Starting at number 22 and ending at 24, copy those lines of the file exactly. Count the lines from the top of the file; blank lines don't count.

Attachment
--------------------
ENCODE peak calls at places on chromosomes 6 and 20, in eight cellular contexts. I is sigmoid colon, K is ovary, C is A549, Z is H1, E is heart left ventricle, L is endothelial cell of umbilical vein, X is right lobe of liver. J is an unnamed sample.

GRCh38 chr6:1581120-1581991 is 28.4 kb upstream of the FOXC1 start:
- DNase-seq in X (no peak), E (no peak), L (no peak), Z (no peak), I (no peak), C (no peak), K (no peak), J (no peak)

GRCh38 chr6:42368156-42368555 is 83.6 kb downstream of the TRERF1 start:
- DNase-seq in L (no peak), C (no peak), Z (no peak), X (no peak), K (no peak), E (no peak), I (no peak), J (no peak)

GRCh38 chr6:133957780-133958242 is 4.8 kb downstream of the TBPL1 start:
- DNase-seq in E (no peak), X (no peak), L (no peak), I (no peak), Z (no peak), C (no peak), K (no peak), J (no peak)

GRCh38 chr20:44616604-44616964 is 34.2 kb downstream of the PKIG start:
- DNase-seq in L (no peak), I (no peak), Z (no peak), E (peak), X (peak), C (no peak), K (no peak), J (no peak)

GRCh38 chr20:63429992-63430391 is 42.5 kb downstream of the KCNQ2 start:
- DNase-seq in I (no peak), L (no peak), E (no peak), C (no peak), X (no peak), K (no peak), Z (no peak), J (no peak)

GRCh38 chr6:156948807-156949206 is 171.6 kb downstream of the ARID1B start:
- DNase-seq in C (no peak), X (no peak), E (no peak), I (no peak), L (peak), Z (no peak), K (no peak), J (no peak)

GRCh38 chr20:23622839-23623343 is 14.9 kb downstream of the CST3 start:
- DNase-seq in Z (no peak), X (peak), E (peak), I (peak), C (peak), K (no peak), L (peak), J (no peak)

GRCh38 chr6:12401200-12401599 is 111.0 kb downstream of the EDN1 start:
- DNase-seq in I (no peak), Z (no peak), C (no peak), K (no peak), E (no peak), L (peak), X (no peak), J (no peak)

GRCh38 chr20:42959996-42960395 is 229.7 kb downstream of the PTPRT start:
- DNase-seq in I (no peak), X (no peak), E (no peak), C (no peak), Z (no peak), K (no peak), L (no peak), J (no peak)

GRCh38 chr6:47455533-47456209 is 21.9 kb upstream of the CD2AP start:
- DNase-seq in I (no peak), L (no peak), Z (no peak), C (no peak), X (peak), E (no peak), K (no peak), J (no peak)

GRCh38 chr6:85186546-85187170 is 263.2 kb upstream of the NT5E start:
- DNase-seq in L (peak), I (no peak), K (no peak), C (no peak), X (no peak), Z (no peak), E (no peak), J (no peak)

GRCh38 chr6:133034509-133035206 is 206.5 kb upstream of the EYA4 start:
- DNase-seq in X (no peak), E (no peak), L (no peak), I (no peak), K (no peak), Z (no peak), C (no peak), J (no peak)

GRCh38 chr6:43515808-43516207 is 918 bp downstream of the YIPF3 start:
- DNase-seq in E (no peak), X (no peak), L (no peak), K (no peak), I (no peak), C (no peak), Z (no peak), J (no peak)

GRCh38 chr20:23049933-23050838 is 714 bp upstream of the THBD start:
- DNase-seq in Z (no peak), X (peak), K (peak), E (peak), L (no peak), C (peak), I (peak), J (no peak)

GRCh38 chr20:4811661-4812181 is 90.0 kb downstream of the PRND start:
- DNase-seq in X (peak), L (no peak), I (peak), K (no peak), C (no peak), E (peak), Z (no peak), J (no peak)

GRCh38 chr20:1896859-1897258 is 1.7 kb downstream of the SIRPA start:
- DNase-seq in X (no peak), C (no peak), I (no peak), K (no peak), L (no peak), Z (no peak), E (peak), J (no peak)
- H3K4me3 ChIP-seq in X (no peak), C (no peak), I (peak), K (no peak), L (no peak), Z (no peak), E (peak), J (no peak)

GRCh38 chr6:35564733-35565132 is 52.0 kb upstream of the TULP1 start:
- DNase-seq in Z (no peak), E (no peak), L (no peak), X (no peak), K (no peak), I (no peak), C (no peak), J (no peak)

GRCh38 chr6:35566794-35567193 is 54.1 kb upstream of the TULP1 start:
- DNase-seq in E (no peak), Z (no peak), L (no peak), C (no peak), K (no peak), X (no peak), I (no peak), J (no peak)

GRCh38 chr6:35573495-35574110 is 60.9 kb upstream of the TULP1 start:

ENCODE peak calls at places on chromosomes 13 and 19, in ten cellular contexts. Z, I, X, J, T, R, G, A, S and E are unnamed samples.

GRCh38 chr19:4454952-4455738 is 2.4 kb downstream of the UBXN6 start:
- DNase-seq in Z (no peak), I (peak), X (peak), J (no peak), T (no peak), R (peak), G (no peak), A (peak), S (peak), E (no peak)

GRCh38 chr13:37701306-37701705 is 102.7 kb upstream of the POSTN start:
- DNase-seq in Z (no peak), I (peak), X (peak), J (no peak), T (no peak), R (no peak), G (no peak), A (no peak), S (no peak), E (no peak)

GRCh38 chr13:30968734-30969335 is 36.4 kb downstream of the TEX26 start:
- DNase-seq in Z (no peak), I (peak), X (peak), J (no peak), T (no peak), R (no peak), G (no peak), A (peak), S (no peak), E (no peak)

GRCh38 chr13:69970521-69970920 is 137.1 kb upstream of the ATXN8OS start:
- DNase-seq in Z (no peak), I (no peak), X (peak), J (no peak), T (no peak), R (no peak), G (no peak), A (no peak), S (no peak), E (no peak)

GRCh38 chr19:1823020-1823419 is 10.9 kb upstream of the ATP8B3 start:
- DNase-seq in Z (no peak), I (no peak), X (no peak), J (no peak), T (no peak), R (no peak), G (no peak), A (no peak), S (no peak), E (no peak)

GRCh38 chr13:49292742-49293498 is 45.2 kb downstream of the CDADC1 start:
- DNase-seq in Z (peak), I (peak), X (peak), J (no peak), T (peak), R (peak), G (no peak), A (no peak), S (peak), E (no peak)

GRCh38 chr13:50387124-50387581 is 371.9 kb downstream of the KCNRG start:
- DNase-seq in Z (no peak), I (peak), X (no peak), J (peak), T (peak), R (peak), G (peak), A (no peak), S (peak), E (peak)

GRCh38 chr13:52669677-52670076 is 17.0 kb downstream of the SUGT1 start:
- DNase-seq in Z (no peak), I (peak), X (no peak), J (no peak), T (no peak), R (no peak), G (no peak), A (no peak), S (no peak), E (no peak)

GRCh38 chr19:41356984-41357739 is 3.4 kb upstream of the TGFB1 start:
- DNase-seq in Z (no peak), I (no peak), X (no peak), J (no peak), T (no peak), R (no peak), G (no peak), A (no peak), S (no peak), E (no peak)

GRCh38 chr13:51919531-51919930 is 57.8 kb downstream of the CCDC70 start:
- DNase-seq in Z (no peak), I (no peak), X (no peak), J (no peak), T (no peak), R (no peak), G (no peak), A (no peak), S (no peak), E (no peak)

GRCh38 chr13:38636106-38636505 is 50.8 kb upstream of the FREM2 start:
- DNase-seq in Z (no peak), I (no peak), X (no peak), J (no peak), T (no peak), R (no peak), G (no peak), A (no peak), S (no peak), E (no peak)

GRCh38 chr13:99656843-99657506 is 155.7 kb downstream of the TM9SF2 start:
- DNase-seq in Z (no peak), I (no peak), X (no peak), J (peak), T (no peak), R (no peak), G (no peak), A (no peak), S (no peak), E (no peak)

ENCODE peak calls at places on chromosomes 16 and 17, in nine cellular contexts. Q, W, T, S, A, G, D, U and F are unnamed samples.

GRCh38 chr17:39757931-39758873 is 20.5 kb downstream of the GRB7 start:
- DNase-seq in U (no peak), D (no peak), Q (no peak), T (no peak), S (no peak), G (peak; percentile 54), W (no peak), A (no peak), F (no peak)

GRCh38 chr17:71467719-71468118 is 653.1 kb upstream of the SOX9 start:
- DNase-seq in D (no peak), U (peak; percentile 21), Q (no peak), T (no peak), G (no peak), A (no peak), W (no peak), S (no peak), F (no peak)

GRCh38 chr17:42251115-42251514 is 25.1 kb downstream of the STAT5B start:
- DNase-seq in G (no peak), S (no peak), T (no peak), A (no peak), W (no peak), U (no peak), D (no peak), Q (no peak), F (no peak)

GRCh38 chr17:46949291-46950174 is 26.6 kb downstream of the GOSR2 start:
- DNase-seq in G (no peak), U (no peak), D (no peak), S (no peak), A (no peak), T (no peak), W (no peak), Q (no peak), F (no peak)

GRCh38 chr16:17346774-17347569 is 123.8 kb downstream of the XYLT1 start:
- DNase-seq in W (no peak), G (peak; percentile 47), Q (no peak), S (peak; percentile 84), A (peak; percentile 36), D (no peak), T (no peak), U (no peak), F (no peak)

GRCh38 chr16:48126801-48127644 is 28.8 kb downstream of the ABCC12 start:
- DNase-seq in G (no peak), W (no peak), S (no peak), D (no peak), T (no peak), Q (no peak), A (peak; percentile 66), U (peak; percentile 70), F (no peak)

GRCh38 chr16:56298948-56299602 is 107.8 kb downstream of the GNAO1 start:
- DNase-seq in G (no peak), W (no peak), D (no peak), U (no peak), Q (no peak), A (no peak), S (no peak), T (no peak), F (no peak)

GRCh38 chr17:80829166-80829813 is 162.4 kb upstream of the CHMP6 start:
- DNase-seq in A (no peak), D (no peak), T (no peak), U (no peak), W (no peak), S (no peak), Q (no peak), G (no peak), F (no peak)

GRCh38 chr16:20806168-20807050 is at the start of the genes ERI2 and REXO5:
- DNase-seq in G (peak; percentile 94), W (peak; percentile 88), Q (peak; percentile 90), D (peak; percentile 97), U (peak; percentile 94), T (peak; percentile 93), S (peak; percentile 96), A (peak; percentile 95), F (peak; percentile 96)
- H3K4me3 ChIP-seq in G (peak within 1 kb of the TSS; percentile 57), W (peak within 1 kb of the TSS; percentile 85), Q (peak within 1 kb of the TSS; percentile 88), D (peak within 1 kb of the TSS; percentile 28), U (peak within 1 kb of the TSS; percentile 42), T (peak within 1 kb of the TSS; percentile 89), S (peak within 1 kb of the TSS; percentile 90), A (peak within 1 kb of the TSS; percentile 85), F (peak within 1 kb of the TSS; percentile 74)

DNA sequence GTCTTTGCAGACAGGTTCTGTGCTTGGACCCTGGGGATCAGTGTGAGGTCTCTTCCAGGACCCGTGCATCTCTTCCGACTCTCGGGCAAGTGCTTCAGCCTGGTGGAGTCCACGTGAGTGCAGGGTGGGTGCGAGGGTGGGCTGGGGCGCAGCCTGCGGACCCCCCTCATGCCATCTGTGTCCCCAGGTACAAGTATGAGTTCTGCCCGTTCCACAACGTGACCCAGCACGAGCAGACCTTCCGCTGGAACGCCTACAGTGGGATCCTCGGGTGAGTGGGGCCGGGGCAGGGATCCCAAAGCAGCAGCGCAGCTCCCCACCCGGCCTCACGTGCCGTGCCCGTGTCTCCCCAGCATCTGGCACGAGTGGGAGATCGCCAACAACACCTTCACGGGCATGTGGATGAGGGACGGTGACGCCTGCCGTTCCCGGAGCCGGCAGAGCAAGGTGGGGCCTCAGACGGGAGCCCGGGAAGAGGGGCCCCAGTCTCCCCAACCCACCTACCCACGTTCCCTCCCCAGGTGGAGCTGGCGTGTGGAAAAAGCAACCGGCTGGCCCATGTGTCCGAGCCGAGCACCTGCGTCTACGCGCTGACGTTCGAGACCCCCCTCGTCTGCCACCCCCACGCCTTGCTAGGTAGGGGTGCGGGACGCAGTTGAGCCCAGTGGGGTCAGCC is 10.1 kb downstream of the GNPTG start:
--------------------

GRCh38 chr6:85186546-85187170 is 263.2 kb upstream of the NT5E start:
- DNase-seq in L (peak), I (no peak), K (no peak), C (no peak), X (no peak), Z (no peak), E (no peak), J (no peak)

GRCh38 chr6:133034509-133035206 is 206.5 kb upstream of the EYA4 start: